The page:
Playing football overseas is a dream for every young footballer. In late 2019, Pavan Khun Khun was fortunate to see what football and life were like in England. The chance to encounter the culture, lifestyle and passion that is football in the United Kingdom was a dream experience. And this Franklin United player boarded the plane with a group of kiwi footballers with a mindset on learning and adapting to any challenges ahead.
Khun Khun’s goal was to experience how football is played at the big club academies, how players handle themselves on and off the field. It took a couple of days to adjust to the time-zone change, but before long he and his fellow kiwis were on the field playing the likes of Charlton Athletic, Reading, Ipswich Town, Tottenham Hotspur and Wimbledon. “It was amazing, to be able to see the facilities and then play against the best opposition from each club in our age group. The way they play the game was a huge eye-opener, they were brilliant”, Pavan said.
“The Tottenham Hotspur way was unbelievable, at the facility they had a First Team reception that day. They have a stunning 77 acre complex with 15 grass pitches and a few turf fields. We played Tottenham and won 5-2, which is a superb memory. The way they play, the movement off the ball and the tempo of play in possession was something I will always remember. After the game we bumped into a 10-year-old player from their academy system, he answered some questions we had” commented Khun Khun.
One stood out, “Who is the best team you’ve played against?” His answer surprised a lot of them, “What in the UK or outside of it?” he said. A 10-year-old who has been to several countries fully paid to play football against other clubs was crazy to think about. The young fella said the hardest teams he had faced were Manchester United domestically and internationally it was Ajax.
The main difference Pavan found there compared to home was the speed of the game, how they utilise space and expose weaknesses in the opposition. “The teams we faced would knock the ball around using a maximum of 2 touches, which made it tough for us, the ball would be on one side of the field and then to the next before you knew it,” he said.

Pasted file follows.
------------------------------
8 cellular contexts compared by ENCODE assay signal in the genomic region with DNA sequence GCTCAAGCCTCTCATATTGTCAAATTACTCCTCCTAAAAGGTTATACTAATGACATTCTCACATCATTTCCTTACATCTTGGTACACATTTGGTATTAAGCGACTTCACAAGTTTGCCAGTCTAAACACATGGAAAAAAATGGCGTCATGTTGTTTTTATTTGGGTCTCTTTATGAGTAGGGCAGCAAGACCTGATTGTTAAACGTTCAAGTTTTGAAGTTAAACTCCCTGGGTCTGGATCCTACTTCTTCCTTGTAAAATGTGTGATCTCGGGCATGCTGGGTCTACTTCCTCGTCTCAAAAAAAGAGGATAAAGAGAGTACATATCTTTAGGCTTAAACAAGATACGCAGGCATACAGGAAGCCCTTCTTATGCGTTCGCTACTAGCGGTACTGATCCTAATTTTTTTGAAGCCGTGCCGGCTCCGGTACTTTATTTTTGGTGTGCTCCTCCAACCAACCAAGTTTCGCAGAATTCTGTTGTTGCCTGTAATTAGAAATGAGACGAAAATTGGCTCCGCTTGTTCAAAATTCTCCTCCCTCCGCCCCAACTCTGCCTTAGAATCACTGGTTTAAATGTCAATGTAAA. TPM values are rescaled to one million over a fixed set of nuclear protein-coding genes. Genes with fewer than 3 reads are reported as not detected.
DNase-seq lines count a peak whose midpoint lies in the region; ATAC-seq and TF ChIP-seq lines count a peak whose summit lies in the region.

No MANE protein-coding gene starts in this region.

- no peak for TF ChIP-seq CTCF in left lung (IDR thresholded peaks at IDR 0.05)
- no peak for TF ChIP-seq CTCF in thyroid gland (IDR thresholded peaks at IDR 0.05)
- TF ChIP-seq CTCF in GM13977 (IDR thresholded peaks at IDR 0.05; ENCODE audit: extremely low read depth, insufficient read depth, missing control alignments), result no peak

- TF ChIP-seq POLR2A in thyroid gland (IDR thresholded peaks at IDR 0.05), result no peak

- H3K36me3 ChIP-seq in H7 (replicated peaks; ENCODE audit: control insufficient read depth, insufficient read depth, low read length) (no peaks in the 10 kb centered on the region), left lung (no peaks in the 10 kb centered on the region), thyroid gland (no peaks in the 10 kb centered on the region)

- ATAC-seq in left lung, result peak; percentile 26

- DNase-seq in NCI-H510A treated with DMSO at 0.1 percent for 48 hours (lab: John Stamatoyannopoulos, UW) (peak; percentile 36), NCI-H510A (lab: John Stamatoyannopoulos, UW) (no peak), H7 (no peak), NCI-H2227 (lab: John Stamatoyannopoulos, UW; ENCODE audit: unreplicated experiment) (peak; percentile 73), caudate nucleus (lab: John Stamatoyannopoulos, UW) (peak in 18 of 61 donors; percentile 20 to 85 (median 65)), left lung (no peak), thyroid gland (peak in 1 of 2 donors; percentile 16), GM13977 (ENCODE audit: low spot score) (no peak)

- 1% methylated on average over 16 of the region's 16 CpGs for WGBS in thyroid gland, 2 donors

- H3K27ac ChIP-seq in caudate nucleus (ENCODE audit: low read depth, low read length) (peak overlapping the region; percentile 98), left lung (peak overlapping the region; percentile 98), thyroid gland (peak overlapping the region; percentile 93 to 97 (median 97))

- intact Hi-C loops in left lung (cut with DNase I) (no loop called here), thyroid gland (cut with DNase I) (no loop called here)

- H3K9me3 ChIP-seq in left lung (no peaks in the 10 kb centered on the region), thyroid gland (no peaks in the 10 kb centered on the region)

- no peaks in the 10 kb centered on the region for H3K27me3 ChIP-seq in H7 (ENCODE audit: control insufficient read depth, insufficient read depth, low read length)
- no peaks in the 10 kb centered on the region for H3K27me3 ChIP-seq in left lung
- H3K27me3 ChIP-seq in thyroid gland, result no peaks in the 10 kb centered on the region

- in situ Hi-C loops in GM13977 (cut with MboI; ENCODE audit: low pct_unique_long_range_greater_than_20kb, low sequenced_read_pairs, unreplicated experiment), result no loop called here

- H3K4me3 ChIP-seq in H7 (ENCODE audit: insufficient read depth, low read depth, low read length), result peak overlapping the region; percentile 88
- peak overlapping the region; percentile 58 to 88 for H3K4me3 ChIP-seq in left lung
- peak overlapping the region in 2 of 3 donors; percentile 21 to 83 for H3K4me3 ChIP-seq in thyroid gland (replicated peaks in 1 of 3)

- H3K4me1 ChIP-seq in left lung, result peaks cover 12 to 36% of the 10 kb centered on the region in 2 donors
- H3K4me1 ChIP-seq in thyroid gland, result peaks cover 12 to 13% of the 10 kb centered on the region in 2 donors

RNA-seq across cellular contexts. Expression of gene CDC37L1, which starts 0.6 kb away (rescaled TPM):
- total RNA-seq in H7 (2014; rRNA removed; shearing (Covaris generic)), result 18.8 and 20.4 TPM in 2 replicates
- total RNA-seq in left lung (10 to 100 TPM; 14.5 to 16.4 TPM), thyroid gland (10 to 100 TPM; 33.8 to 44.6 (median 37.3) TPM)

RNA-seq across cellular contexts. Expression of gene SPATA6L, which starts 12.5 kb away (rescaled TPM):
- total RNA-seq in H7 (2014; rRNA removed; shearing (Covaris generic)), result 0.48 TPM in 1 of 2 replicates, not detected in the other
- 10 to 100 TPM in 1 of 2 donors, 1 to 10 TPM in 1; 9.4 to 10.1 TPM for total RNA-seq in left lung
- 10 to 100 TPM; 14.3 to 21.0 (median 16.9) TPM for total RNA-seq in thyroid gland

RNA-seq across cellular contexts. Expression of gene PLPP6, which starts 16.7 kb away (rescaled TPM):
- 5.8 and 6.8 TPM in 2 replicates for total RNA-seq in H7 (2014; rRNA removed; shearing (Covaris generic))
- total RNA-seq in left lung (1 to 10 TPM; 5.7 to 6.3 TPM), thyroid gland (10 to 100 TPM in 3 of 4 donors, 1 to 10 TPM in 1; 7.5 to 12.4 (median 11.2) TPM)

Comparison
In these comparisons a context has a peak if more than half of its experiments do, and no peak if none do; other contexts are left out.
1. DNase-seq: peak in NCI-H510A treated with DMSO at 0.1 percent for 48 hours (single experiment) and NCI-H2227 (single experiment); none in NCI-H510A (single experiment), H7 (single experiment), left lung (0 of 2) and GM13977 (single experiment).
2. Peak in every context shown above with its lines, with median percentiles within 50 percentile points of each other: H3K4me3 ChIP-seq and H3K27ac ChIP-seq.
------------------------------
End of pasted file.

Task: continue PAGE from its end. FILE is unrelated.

“Against Charlton who was, in my opinion, the best side we faced on the trip, played incredible football. They dominated using width, their fullbacks would create overloads every time their winger had possession. The pace, timing, ball skills, game understanding, fitness – it was incredible. Some of those players have been training with the first team and have even had game time in the Championship. One player I remember James Vennings, he was amazing on the ball. He was an absolute baller, not long after we played them he broke into the first team” Khun Khun said of the player.
After facing a number of players who were a class above, Pavan and his teammates were fortunate enough to see their training schedules, it is a great set up.
“An academy player would wake up, have breakfast, they would be off to the training facility. They would complete a mid-morning ball work session. Lunch at the club would be provided, then onto schooling. The school was at the training complex!
“This wasn’t like our education though, it was football-specific, including how to manage their bodies, what exercises they needed to perform to recover and the like. How perfect would that be in New Zealand” Khun Khun questioned?
All of these experiences on the tour gave Pavan an appreciation of what it takes, the level of work that goes into being a player at the highest level, and the way the world thinks about football.
“It is on another level to New Zealand. It also shows how hard kiwi players that have ‘made it’ overseas have put in and the competition they face.
“It opened my eyes to the pathways available if you dare to dream big in the game.
“Players need to be fully prepared with ability and confidence to take on the world” he determined.